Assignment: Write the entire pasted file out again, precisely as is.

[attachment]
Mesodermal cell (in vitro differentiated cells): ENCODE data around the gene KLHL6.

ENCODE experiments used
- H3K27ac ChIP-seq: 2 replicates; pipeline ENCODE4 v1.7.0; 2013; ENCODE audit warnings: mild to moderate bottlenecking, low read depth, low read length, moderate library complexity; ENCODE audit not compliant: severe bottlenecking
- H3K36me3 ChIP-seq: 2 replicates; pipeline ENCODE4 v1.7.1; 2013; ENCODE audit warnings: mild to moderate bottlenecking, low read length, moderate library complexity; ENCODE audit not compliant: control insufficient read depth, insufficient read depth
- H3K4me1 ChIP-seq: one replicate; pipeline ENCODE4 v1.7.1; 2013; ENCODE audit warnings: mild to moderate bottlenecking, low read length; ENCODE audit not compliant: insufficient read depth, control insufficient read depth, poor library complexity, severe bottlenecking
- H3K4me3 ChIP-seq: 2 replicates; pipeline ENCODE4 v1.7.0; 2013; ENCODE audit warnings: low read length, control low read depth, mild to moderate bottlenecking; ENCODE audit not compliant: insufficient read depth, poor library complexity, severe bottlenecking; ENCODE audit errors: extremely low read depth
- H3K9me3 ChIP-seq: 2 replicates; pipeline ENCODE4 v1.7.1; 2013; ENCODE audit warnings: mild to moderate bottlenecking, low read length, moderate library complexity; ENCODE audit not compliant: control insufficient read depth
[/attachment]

Mesodermal cell (in vitro differentiated cells): ENCODE data around the gene KLHL6.

ENCODE experiments used
- H3K27ac ChIP-seq: 2 replicates; pipeline ENCODE4 v1.7.0; 2013; ENCODE audit warnings: mild to moderate bottlenecking, low read depth, low read length, moderate library complexity; ENCODE audit not compliant: severe bottlenecking
- H3K36me3 ChIP-seq: 2 replicates; pipeline ENCODE4 v1.7.1; 2013; ENCODE audit warnings: mild to moderate bottlenecking, low read length, moderate library complexity; ENCODE audit not compliant: control insufficient read depth, insufficient read depth
- H3K4me1 ChIP-seq: one replicate; pipeline ENCODE4 v1.7.1; 2013; ENCODE audit warnings: mild to moderate bottlenecking, low read length; ENCODE audit not compliant: insufficient read depth, control insufficient read depth, poor library complexity, severe bottlenecking
- H3K4me3 ChIP-seq: 2 replicates; pipeline ENCODE4 v1.7.0; 2013; ENCODE audit warnings: low read length, control low read depth, mild to moderate bottlenecking; ENCODE audit not compliant: insufficient read depth, poor library complexity, severe bottlenecking; ENCODE audit errors: extremely low read depth
- H3K9me3 ChIP-seq: 2 replicates; pipeline ENCODE4 v1.7.1; 2013; ENCODE audit warnings: mild to moderate bottlenecking, low read length, moderate library complexity; ENCODE audit not compliant: control insufficient read depth